Phonics and Reading Scheme
At Claygate, we follow the Cliff Moon colour-coded reading scheme in the EYFS and Key Stage 1. For more information, please click below:
Please see below for the phonics presentations we gave to parents of pupils in EYFS and KS1 this term:
Reception and Year 1 Phonics
Read Write Inc
At Claygate we follow the order of sounds as set out in the Read Write Inc phonics scheme. This gives Early Years practitioners and teachers a powerful phonics teaching tool to ensure that young children are well-placed to read and spell words with fluency and confidence by the time that reach the end of Key Stage One. This is an entitlement we want to achieve for every child. In Read Write Inc phonics the individual sounds are called ‘speed sounds’ – because we children to learn to read them effortlessly. Set 1 sounds are the initial letter sounds. They are taught in the following order:
m, a, s, d, t, i, n, p, g, o, c, k, u, b, f, e, l, h, sh, r, j, v, y, w, th, z, ch, qu, x, ng, nk
There are 12 Set 2 ‘speed sounds’ that are made up of two or three letters which represent just one sound, e.g. ay as in play, ee as in tree and igh as in high. When children learn their Set 2 sounds they will learn:
· the letters that represent a speed sound e.g. ay
· a simple picture prompt linked to the ‘speed sound’ and a short phrase to say e.g. may I play
By the end of Year 1 children should:
- give the sound when shown any grapheme that has be taught;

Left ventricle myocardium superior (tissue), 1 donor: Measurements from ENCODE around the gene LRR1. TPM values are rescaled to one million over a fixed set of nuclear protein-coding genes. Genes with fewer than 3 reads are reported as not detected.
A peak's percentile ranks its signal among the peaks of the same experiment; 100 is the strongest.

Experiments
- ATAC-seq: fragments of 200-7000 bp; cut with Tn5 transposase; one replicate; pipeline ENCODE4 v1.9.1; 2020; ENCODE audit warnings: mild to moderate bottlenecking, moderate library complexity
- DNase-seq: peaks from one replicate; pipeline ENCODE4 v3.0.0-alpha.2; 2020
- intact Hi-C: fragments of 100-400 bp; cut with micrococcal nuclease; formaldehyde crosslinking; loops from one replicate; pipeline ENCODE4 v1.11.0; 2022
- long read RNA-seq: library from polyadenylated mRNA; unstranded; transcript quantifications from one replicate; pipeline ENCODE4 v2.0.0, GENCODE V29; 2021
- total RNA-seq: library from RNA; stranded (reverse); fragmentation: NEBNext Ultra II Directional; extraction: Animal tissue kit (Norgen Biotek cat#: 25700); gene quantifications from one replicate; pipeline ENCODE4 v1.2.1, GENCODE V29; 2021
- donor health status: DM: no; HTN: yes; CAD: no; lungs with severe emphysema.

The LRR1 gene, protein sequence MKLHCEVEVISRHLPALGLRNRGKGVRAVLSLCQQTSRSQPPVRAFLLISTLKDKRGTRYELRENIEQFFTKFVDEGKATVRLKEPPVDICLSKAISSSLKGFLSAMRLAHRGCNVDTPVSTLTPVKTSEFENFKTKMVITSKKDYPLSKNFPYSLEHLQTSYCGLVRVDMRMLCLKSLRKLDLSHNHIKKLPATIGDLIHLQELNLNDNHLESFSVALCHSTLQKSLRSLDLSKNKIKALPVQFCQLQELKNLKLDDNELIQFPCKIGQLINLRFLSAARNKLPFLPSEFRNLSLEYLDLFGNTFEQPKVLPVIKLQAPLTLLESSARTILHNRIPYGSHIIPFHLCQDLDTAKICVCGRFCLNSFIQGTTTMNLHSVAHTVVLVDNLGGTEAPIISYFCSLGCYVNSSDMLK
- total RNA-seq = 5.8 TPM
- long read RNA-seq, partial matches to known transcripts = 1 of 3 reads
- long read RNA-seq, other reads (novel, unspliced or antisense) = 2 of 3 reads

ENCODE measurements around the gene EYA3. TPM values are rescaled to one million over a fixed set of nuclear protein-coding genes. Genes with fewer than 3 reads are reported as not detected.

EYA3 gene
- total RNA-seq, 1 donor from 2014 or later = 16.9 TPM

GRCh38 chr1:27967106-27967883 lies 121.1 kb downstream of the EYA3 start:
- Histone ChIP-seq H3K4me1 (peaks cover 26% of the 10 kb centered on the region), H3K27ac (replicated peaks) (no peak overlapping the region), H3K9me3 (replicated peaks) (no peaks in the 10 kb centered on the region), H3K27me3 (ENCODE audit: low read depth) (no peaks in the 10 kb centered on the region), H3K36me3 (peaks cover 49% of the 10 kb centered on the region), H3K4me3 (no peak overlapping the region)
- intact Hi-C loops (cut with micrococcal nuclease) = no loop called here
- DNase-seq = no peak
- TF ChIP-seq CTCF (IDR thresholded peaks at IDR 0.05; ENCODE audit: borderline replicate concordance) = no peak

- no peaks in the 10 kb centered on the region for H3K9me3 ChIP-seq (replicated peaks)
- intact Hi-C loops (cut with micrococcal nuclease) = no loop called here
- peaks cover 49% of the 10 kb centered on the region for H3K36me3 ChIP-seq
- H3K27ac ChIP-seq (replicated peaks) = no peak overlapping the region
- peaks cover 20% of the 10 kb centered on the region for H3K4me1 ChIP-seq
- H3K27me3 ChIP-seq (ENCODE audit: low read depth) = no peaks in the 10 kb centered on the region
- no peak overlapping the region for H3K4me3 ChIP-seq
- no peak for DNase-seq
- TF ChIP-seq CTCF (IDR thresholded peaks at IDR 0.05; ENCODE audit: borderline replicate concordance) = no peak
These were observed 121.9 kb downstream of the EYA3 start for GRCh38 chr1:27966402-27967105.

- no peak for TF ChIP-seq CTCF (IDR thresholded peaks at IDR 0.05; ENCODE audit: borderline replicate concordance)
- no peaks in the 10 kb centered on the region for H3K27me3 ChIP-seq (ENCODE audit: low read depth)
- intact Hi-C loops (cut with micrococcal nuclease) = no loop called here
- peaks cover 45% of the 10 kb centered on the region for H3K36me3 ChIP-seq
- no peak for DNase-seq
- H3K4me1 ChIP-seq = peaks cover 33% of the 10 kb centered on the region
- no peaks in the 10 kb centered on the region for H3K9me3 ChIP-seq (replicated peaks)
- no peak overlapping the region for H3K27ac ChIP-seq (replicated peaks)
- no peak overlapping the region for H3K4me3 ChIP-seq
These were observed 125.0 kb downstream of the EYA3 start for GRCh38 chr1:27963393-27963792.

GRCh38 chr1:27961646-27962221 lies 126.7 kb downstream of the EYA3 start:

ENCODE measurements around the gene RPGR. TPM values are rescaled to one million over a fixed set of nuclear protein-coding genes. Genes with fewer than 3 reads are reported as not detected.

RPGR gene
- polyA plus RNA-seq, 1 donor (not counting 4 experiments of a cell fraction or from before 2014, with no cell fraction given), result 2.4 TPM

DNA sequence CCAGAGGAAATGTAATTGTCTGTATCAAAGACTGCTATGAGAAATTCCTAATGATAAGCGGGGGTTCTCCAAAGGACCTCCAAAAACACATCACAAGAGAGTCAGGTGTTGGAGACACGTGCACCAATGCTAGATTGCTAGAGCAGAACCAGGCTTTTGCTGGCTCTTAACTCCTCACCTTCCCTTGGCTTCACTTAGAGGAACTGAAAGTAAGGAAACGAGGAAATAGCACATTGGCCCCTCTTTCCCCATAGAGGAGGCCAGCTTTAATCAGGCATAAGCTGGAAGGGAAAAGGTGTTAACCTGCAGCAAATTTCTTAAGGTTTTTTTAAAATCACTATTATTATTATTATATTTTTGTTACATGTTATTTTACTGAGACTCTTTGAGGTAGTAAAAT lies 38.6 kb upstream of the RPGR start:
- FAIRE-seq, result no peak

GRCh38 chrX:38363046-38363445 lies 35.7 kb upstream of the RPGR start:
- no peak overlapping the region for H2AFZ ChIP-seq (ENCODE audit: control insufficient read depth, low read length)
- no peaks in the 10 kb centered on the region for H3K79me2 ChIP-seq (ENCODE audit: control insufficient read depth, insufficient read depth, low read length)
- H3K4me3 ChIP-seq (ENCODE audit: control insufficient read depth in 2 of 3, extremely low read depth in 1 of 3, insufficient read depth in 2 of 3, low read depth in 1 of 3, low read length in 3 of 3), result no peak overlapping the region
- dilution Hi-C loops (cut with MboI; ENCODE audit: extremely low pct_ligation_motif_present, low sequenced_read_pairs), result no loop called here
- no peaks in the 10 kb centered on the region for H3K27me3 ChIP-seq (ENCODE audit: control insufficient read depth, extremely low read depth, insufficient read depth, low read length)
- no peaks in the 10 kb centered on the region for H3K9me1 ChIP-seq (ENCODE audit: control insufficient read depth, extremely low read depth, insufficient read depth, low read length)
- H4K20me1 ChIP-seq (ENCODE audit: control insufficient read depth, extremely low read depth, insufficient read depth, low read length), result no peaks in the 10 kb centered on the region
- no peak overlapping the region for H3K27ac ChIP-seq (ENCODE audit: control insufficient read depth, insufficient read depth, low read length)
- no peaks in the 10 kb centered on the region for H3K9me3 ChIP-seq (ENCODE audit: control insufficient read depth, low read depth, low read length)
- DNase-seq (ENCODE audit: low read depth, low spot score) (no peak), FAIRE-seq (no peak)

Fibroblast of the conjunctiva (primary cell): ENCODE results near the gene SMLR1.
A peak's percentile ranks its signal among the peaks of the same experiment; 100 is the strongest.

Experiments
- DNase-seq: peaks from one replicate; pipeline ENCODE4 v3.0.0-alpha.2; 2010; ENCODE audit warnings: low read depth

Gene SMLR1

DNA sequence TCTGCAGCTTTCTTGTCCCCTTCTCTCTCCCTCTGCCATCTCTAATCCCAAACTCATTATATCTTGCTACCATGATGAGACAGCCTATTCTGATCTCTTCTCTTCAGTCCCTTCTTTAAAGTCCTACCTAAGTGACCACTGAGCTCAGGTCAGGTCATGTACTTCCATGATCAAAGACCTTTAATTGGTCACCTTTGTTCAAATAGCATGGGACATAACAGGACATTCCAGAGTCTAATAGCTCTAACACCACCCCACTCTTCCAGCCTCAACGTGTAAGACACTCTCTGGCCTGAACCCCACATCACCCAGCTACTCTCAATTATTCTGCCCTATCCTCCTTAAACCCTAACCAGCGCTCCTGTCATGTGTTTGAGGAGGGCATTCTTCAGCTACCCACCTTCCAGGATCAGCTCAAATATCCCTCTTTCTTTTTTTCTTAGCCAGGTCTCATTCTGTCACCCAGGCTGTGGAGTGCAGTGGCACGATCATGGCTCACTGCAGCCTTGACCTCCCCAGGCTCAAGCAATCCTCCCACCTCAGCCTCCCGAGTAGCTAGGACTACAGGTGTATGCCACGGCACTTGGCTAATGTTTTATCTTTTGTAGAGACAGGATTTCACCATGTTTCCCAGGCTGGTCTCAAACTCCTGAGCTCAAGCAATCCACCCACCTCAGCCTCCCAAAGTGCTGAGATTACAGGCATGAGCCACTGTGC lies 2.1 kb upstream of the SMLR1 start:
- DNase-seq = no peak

- for any given sound, write the common graphemes;
- apply phonic knowledge and skill as a prime approach to reading and spelling unfamiliar words that are not completely decidable;
- read and spell phonically decodable two-syllable and three-syllable words;
- read automatically all the words in the list of 100 high-frequency words;
- accurately spell most of the words in the list of 100 high-frequency words;
- form each letter correctly.
*Phonemes – a phoneme is the smallest unit of sound in a word that can change its meaning (e.g. in bed/led the difference between the phonemes b/l signals the difference in meaning between the words bed and led).
**Grapheme – A grapheme is a symbol of a phoneme, that is, a letter or group of letters representing a sound.
Claygate’s Approach to Phonics
Phonics in Year One is taught on a daily basis within class. The children will receive a 20 minute discrete phonics session at the beginning of the day. The phonics will then be reinforced through reading for meaning, English and topic based activities. Taught phonemes are displayed clearly in classrooms and referred to regularly to ensure learning is embedded. We keep parents informed on the sounds we are teaching through our Reception weekly newsletter and through our Year 1 topic webs. In addition, pupils in Year 1 are given a set of weekly spellings to learn which are linked to the target phonemes taught that week. Spellings are checked in a weekly spelling quiz from Autumn Term 2 onwards.
High Frequency Words
One of our phonics sessions within in the week focuses on reviewing and teaching of high-frequency words. These words are displayed in classrooms and referred to regularly.
As children build up their knowledge of sounds they are able to apply their decoding skills to any unfamiliar word may it be real or nonsense. During lessons each day children will practice their decoding skills by sounding out the letters in ‘Alien words’. Children are unable to rely on existing knowledge of real words, and instead have to use their letter-sound knowledge. This is an important part of the Phonics Screening Test children complete at the end of year 1. The following websites have enjoyable games for your child to play to practice their reading of alien words: